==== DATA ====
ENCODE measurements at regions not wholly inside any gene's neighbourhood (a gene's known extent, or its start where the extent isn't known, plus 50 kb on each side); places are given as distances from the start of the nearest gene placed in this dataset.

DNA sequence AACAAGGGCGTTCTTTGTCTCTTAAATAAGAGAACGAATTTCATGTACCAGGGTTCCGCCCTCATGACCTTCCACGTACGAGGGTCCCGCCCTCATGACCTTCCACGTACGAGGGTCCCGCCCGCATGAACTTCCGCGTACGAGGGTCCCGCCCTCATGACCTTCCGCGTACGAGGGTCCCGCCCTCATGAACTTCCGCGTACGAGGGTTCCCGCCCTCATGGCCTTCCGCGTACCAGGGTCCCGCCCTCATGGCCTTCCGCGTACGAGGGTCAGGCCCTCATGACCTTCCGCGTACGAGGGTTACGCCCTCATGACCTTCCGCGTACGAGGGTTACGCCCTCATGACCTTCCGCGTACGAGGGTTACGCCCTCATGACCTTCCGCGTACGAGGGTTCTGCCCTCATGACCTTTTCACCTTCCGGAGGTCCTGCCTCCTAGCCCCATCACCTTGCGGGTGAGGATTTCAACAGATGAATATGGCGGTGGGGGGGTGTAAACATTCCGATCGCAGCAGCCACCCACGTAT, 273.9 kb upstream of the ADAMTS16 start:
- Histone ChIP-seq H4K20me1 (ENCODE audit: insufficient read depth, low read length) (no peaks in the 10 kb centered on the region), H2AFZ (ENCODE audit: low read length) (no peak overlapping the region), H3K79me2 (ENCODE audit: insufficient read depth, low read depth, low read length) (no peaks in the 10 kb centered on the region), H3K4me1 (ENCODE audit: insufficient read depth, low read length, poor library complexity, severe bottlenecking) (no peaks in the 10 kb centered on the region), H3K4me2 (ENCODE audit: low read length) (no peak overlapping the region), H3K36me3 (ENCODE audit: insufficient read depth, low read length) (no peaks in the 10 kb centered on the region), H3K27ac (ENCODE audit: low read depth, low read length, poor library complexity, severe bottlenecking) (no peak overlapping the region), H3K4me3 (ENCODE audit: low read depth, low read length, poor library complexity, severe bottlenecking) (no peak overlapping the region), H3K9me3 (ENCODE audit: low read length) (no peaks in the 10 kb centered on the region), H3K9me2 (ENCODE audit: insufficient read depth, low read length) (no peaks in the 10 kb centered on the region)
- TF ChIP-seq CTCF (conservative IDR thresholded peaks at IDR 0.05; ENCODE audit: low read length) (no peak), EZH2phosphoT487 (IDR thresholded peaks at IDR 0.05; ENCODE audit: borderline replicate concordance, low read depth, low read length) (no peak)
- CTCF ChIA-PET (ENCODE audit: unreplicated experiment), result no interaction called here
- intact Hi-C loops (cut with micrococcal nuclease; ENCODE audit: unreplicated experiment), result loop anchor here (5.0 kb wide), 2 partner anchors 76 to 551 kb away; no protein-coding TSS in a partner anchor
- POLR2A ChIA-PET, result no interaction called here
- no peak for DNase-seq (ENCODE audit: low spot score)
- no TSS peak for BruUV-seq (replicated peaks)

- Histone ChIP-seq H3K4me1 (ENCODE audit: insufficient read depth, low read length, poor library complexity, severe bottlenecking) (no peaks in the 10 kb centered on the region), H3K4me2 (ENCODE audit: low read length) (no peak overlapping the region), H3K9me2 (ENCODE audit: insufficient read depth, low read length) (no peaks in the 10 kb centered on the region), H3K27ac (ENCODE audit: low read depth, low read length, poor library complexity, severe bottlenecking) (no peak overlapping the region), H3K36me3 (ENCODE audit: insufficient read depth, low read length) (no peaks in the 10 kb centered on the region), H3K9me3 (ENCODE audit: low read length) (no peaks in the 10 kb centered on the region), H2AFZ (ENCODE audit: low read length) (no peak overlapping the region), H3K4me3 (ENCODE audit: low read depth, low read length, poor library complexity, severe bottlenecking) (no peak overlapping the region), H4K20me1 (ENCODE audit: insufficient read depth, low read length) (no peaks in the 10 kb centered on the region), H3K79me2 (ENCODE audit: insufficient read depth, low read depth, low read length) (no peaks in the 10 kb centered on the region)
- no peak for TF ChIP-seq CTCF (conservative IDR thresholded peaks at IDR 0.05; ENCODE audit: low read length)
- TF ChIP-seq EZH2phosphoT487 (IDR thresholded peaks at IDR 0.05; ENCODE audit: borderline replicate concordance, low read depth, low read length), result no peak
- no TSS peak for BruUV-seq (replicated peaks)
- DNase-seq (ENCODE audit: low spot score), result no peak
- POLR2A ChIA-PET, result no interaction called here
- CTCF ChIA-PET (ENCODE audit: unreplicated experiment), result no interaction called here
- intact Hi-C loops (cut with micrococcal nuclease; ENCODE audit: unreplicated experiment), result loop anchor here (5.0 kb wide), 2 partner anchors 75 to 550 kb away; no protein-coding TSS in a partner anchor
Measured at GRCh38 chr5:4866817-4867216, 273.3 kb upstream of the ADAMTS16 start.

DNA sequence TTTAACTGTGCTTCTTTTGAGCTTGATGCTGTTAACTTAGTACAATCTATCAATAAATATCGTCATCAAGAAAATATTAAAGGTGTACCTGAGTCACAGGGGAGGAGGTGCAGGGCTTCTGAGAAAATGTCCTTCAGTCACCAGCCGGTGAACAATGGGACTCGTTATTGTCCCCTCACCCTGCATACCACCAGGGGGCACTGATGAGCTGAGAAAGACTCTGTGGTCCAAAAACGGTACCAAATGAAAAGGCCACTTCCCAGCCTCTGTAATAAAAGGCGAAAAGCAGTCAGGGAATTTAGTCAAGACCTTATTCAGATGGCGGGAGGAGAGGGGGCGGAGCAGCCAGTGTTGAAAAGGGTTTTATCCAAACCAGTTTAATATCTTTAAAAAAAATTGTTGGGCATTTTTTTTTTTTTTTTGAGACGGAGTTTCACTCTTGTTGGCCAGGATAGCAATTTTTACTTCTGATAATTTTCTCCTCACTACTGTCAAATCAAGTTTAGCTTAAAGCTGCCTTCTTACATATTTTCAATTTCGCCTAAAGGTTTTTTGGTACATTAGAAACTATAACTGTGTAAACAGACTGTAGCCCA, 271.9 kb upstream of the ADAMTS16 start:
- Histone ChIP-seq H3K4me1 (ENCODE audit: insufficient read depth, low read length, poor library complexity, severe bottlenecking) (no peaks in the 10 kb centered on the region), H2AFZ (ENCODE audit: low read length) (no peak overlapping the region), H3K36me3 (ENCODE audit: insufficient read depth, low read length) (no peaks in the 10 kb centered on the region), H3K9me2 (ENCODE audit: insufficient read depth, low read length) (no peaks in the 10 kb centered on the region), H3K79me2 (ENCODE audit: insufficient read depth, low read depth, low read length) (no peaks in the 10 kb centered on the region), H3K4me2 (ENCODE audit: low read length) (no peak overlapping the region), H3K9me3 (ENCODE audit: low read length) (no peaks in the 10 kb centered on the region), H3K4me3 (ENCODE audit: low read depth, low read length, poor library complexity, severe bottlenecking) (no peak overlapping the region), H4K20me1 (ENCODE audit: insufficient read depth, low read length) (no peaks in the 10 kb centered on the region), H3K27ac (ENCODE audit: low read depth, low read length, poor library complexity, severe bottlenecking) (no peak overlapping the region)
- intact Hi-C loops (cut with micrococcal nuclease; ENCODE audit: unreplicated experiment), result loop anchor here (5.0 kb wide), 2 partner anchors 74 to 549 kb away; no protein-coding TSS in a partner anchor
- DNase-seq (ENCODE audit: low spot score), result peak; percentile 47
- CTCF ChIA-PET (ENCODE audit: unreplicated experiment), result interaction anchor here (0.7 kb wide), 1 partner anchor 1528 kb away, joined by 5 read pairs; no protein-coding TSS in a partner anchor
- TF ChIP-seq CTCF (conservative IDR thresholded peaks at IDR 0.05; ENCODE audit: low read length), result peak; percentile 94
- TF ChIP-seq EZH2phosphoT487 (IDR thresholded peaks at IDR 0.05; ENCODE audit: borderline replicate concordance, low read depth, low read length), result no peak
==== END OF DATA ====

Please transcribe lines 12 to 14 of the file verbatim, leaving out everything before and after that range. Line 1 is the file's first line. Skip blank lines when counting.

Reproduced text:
- TF ChIP-seq EZH2phosphoT487 (IDR thresholded peaks at IDR 0.05; ENCODE audit: borderline replicate concordance, low read depth, low read length), result no peak
- no TSS peak for BruUV-seq (replicated peaks)
- DNase-seq (ENCODE audit: low spot score), result no peak